Need help with Gilbert dual-layer movement!

S

Schmeltzer

I need help understanding why my hammer on a dual-layer Gilbert (round frame, resembling a ship's clock or French movement) will not strike without encountering the gathering pallet shaft. Does anyone know if the strike spring mounts clockwise or counter-clockwise when viewing the movement from the rear?

My thanks!
 

shutterbug

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Schmeltzer - can you post a picture for us? I'm trying to visualize what you have but am quite getting a clear view :)
 

horologintex

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May 8, 2007
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I think I have encountered the same Gilbert movement. What a mess. Bad repivoting jobs. Missing a pin on the gathering pallet. Loose clicks. Mangled springs. And all on a poorly designed movement... Unfortunately, the case is really nice, so I can't tell the customer it's a piece of junk...:mad: Anyway, my question is: Does anybody have a secret to getting the mainsprings back in once they are cleaned. Everything is so tight, spring retainers won't fit - and the Time side spring sits in a quasi-barrel that is attached to the center plate. I'm attaching some pictures to help with identification.

Thanks!
 

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Tom Kloss

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Hi Schmeltzer

I haven't had of these go through my shop and, by the looks of it I hope I never do. But, can't you tell the winding directions of the springs by the orientation of the spring hook on the winding arbor.:?|

T.J. Kloss :cool:
 
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itbme1987

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do the quasi barrel parts slip on and off the posts?, would getting some strong wire and wrapping it around the top exposed part of the spring and the barrel work? then it would atleast compress the mainspring enough so you can assemble the gears without it pressing but thin enough so when your done just undo the wires and pull them out. Im curious about this since i have a similar gilbert in a crystal regulator case, but i had a repair shop handle it for me and im not sure how they handled the springs.
 

Bill V

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I restored a clock with this type of arrangement several years ago. I think I remember it being a Gilbert, but it was some time ago, and I'm not really sure.

I used large heavy duty zip ties to hold the springs for assembly (wire would also work fine), and the spring retainer (quasi-barrel) on the one I repaired was removable.

Bill
 

shutterbug

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I like the wire idea. I'd be a bit uneasy with a zip tie, but know many use them successfully.
 

David B Pendley

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Radiator hose clamps...are saver than zip ties...just plan ahead to get the screw out of the way during assembly.
 

horologintex

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Thanks for all the helpful suggestions!
1) I was able to use wire to secure the strike spring before removing the back plate. It's a fairly weak spring, so that wasn't a problem.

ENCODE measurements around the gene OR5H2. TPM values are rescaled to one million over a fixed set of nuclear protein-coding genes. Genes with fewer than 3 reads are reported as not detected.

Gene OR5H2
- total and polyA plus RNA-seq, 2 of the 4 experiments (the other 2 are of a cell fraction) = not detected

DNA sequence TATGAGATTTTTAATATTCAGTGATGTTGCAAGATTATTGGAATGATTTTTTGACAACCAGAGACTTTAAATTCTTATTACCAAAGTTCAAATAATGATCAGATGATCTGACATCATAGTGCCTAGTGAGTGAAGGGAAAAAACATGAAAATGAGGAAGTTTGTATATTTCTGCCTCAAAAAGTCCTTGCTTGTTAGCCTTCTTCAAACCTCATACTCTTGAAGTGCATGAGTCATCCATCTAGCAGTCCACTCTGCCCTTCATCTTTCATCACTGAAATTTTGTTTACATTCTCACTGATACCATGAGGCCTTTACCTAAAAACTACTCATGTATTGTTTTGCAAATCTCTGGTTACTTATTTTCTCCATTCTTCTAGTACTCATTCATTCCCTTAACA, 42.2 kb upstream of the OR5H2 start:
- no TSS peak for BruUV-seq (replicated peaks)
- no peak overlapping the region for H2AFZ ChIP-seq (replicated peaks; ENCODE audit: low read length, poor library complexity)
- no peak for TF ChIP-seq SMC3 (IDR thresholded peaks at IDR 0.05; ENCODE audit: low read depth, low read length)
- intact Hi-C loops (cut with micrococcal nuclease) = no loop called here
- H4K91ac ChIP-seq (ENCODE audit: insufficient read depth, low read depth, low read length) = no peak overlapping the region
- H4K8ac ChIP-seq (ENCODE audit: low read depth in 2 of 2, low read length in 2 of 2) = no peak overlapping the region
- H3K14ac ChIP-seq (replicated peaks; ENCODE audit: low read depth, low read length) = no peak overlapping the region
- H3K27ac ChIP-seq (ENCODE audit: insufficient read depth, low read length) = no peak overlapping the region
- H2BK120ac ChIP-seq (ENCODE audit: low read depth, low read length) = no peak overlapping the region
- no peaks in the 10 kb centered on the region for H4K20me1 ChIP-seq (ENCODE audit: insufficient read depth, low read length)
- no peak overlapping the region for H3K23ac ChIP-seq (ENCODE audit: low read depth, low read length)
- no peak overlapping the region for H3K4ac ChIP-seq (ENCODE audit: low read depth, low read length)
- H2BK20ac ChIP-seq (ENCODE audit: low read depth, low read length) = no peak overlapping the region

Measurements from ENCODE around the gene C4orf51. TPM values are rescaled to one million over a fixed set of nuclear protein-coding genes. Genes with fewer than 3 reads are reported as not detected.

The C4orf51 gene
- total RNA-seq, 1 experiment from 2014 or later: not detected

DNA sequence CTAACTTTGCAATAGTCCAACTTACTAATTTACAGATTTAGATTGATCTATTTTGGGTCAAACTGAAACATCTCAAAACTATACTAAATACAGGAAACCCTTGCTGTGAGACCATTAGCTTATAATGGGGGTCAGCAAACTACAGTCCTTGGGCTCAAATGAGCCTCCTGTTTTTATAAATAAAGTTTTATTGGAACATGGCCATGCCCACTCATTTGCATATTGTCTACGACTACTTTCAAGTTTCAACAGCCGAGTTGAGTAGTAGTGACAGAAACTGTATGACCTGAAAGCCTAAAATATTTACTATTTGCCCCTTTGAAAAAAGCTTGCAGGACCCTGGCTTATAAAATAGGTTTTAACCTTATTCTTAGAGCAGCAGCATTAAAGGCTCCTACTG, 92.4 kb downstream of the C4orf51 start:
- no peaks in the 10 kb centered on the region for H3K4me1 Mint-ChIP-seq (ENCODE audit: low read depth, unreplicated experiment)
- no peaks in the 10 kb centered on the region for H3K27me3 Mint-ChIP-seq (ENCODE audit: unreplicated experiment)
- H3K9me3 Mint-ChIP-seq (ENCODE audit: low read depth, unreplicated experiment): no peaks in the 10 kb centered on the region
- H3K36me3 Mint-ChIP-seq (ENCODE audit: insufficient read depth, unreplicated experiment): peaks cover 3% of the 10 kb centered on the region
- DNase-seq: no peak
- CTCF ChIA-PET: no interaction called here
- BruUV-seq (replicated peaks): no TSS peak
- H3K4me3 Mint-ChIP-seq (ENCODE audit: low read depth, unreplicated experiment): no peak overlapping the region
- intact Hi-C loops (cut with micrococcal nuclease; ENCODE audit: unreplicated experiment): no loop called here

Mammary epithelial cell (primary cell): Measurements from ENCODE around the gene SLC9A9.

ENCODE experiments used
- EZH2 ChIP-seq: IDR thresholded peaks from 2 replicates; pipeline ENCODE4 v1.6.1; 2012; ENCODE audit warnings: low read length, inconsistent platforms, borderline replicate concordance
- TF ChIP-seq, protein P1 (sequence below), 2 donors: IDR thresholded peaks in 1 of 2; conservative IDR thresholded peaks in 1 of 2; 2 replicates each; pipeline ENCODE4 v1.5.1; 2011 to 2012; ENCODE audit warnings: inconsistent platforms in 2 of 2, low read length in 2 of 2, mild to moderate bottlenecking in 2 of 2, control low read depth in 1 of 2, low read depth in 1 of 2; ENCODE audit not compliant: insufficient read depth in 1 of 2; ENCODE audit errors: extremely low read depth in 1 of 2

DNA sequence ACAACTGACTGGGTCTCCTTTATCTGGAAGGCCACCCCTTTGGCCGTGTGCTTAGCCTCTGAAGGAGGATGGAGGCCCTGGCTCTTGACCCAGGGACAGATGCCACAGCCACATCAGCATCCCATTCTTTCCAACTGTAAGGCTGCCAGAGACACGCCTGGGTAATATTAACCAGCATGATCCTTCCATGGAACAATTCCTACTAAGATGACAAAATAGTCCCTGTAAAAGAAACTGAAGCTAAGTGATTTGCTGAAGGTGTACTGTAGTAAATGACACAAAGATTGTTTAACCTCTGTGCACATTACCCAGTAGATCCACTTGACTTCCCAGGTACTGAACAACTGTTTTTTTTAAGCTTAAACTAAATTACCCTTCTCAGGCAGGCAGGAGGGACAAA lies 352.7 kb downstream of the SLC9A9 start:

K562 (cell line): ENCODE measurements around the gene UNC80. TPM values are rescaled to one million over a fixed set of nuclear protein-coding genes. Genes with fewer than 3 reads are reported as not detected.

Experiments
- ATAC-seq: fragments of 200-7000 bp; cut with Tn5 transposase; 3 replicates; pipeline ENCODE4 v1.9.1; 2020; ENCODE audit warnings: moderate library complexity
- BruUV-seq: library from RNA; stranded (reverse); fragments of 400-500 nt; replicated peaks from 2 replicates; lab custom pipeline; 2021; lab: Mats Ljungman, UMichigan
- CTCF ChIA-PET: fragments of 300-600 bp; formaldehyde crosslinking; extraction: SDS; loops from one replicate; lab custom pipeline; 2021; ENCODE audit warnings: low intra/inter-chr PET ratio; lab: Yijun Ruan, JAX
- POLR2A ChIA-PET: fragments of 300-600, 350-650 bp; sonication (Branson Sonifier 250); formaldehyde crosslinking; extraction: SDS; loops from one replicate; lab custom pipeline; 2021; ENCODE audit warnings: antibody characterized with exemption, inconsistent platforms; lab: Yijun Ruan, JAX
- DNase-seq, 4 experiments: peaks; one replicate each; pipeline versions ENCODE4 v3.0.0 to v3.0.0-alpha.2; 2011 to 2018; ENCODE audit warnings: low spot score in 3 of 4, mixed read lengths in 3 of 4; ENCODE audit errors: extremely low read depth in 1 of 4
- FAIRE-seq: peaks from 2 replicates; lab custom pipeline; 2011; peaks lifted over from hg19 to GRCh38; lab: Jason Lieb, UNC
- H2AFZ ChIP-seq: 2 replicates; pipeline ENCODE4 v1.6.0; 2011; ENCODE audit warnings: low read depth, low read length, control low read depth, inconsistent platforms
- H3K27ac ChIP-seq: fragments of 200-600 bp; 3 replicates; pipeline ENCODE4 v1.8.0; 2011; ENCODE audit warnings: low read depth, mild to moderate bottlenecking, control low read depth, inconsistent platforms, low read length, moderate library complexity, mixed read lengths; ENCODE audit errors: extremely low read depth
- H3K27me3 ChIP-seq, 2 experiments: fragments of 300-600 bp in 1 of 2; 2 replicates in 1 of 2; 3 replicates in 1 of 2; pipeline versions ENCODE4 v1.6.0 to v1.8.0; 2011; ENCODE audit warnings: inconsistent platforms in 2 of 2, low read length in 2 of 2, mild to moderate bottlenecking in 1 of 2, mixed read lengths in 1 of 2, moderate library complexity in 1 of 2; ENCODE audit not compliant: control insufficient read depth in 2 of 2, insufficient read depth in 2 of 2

2) However, the time spring is much stronger. It is also a hole end, rather than a loop end, so the clearance when the hole slips over the barrel hook is minimal to non-existent. Since the "barrel" is stationary, the main wheel is attached to the arbor and a spring-winding collar cannot fit over both the main wheel and the spring. Sooooooo, I've removed the winding arbor, and will try using a "dummy" winding arbor with my spring winder to get the spring out. I think that the "barrel" is removable for cleaning purposes, but I'm not sure that it's sturdy enough to hold the spring without the extra support of the center plate.

I'll post some more pictures after I get the thing apart, so y'all can see what an interesting contraption this is...
 

Allan Wolff

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Several years ago, someone did an informal poll on this message board about their least favorite movement to work on. This movement was very near the top, if not at the top. I own one that is in a crystal regulator case and have had it apart more times than I care to admit.

Here is how I handle the time mainspring. If the spring is still in the movement wind it up just enough so there is a small gap between the spring and the quasi-barrel. Thread a piece of wire (I use 17 gauge electric fence wire) through the hole in the end of the spring, then feed it around the spring and tie the ends together. The spring will tend to pull the arbor towards the barrel hook and the tighter the spring is wound the greater the pull. This is why we do not wind it any more than necessary or you will get a big jolt when the plates are separated and it will be more difficult to re-assemble. If the spring is already out of the movement, some experimentation will be needed to find a suitable diameter to wind the spring with a spring winder.

Here is a time saving tip. Leave the wire in place when re-assembling adjusting and testing the movement. Invariably, this finicky movement will need to be disassembled several more times before all the bugs are worked out. After the movement has proven to be stable, clip and remove the wire.
Good luck,
Allan
 

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